Taken from the age-old story, “The Ballad of Hua Mulan,” this version begins with Mulan (Yifei Liu, Crystal Rao plays the younger version) as a headstrong little girl blessed with clear physical and spiritual gifts. Her family and fellow villagers greet this mischievous energy with disdain: Little girls must grow into subservient wives. Mulan’s father (Tzi Ma), a war hero, urges her to suppress her abilities and embrace a more traditional role. Accordingly, her mother (Rosalind Chao) sets up a meeting with a matchmaker, which ends in a slapstick disaster.
Mulan’s life takes a dramatic turn when Rouran invaders begin ransacking the countryside. They are led by Bori Khan (Jason Scott Lee), a ruthless warrior with a vendetta against the Emperor (Jet Li). Khan is aided by Xianniang (Gong Li), a shapeshifting sorceress who mows down just about everyone in her path. The Emperor responds to this threat by conscripting an army from the local villagers. As he has no daughters, Mulan’s ailing father offers his services to the Empire. Before he can hobble into certain death, Mulan stuns everyone by slipping away in the night to enlist.
As women are forbidden to be warriors, Mulan must disguise herself as a man. Although she conceals the extent of her fighting talents, Mulan still makes quite an impression on her fellow soldiers: Dashing, compassionate Honghui (Yonson An) finds himself drawn into a friendly rivalry with Mulan, while Commander Tung quickly rewards her with respect. As the fateful battle approaches, Mulan must confront the truth of her powers and the consequences that come with her actual identity.
While all of this will sound familiar to fans of the animated version, this Mulan builds in a key variation from the ground up: Where the cartoon version felt like it was molded to sell Happy Meal toys and direct-to-video sequels, this one seems noticeably more serious and grounded in reality. Eddie Murphy’s wisecracking sidekick has been trimmed away, as have all the sweeping musical numbers. In their place, director Niki Caro adds many authentic touches that pay a meticulous respect to Chinese culture and history. (The Rouran replace the Huns, for example.) It’s a smart move that pays off with a richer and more compelling storyline.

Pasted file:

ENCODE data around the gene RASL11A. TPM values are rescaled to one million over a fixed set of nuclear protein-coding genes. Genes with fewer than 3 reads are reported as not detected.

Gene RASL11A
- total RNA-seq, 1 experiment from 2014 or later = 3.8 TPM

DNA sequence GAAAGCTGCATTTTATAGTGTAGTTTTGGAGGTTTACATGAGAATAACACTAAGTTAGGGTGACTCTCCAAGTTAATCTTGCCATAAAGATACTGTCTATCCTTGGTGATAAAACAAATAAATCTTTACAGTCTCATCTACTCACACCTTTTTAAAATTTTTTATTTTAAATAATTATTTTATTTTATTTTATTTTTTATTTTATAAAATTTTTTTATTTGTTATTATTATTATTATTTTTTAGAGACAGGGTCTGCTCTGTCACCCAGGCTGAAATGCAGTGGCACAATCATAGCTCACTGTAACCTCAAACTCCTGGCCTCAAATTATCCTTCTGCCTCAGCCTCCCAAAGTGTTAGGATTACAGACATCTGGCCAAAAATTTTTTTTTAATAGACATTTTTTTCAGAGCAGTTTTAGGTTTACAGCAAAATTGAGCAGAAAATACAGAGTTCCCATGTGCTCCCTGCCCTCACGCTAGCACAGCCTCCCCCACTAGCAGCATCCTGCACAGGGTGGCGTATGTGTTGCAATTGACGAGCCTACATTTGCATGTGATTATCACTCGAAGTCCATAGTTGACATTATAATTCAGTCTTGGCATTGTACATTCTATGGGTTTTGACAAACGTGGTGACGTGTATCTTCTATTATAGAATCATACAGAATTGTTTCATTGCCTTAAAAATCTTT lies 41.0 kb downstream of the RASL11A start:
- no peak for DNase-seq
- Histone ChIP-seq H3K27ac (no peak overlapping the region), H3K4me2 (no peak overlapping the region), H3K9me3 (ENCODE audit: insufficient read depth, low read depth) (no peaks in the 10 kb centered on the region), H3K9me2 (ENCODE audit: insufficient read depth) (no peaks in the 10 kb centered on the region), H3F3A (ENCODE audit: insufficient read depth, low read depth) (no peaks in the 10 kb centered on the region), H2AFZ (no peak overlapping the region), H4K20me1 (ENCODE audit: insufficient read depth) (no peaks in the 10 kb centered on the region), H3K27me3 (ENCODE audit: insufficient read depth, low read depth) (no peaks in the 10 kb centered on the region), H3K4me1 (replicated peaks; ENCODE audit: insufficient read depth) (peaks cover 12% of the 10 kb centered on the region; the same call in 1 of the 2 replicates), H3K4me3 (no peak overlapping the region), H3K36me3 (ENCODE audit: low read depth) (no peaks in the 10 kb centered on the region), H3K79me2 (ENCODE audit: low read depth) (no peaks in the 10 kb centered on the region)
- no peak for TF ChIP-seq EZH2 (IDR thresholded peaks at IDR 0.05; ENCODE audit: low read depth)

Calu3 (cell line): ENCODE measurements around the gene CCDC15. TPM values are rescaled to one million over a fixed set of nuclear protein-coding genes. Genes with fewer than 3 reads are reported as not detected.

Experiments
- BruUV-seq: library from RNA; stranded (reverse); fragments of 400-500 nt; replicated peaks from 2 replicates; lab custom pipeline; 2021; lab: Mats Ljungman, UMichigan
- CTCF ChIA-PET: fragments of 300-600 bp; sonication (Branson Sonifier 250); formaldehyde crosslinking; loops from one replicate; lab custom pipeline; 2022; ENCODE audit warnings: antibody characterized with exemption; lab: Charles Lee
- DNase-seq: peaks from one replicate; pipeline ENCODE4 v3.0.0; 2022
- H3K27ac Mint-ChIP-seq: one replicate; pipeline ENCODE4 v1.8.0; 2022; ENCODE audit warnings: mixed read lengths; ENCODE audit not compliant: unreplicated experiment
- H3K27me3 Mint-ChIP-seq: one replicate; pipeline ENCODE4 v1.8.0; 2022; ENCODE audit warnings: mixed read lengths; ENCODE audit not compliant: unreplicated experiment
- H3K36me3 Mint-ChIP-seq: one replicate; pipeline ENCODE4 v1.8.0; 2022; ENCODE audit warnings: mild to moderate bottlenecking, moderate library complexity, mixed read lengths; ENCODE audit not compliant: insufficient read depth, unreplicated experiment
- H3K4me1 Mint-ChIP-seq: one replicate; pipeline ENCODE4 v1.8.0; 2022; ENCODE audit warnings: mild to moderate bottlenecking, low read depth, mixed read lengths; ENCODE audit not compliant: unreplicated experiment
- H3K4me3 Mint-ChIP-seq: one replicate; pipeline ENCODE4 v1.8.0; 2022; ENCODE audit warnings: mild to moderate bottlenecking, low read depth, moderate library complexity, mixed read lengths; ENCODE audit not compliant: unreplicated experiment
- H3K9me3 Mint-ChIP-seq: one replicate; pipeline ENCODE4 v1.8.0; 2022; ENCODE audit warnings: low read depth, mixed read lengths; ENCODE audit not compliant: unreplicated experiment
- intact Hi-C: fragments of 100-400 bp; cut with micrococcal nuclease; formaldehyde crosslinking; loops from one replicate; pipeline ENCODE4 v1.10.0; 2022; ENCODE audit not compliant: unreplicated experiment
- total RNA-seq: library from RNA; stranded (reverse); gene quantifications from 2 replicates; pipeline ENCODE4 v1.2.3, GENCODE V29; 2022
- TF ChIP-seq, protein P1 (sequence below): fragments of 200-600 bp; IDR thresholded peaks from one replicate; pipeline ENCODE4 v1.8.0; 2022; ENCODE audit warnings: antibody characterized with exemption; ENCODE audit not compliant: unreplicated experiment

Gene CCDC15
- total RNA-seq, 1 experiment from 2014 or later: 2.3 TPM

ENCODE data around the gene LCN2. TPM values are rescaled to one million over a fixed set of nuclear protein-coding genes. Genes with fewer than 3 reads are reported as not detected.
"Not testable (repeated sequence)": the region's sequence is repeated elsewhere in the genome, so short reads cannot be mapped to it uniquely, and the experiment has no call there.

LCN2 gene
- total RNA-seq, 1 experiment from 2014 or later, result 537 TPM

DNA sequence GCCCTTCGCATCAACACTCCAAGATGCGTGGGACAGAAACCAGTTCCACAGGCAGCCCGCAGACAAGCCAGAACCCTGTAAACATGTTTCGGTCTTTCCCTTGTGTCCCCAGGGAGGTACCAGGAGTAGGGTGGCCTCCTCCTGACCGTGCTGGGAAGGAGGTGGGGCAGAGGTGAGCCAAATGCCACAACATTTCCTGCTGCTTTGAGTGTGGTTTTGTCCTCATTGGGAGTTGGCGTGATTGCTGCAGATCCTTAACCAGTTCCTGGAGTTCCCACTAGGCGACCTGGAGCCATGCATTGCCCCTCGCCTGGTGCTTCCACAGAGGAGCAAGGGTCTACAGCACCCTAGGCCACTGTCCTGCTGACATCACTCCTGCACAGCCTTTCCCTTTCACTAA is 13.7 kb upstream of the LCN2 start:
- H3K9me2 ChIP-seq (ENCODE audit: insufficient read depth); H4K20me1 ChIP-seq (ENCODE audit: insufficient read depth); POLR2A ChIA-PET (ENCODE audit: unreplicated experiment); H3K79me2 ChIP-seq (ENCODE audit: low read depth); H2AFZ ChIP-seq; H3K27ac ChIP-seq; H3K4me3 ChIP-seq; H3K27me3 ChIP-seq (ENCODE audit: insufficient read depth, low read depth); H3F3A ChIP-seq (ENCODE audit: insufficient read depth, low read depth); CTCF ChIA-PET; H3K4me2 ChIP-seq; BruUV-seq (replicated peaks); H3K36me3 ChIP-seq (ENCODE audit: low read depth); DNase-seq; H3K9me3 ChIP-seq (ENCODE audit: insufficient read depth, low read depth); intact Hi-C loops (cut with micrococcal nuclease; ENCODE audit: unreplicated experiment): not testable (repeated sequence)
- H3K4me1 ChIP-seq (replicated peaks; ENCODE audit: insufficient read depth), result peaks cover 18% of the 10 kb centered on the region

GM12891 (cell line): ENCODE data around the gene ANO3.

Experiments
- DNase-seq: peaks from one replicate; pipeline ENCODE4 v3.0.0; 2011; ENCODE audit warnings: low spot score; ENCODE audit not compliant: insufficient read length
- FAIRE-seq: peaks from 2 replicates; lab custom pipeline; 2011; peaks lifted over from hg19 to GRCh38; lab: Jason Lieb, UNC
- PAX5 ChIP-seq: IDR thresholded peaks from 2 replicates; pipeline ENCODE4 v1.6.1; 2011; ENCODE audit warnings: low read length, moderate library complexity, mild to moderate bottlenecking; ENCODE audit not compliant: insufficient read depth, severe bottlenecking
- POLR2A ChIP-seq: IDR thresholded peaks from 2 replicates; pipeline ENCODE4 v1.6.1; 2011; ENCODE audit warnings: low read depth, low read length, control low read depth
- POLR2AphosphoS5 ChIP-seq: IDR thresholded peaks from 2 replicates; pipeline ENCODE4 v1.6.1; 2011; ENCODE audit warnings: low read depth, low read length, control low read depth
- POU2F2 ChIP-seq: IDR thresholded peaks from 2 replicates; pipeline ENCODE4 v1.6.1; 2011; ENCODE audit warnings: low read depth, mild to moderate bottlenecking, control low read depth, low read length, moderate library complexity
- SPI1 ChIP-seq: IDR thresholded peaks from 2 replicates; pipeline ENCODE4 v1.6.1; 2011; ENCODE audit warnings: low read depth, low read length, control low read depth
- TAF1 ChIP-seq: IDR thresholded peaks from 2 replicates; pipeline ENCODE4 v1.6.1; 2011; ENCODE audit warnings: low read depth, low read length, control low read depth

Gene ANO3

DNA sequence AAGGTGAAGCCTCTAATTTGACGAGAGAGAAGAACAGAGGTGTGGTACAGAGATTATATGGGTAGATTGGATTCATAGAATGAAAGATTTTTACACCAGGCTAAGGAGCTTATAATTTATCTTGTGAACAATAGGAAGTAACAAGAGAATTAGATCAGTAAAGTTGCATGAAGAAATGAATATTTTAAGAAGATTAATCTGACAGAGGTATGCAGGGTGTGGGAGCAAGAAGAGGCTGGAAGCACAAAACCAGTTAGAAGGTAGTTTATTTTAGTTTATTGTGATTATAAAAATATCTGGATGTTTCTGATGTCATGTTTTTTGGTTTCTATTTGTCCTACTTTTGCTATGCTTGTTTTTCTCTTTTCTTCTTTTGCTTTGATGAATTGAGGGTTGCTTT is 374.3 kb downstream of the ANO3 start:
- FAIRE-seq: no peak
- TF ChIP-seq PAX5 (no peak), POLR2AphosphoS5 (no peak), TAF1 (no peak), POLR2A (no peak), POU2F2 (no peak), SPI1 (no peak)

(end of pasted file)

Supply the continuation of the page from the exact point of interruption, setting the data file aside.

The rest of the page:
That narrative gets further aided by some of the most gorgeous visuals in recent movie memory. Just about every shot in Mulan brims with warmth and color. No doubt a lot of these scenes of mountains and throne rooms have been goosed with CGI, but they feel real, and that’s all the difference in the world. The action scenes showcase Mulan’s monk-like superpowers, but Caro makes sure that every action beat is both easy to follow and exciting.
None of that would matter diddly poo without Liu’s solid lead performance. Her Mulan struggles between her duty to family, to tradition, and to herself. She plays the character as empowered and touchingly vulnerable, thus making Mulan an easy heroine to root for. Of the all-star supporting cast, Li creates the strongest impression as a bitch-witch with a massive chip on her shoulder.
It’s taken Disney a few tries to successfully translate one of their animated classics into a live-action epic. Recent offerings have ranged from agreeably mediocre (Dumbo) to unbelievably lazy (The Lion King). Mulan nails it by taking the original story in a direction it needed to go anyway. It’s more respectful and involving, all at once. I won’t say it’s perfect–the epilogue really runs out of steam, a little less goodbye would’ve gone a long way–but this version of Mulan gets a lot more right than wrong. For anybody who’s been frustrated by paying good money for cheap copies, here’s an old tale that feels brand new again.
115 min. PG-13. (Note for parents: This Mulan is far less cutesy than the animated version. While it’s not terribly violent or gory, some scenes of battle and death might be too much for younger or more sensitive viewers. A little bit of viewer discretion is advised.)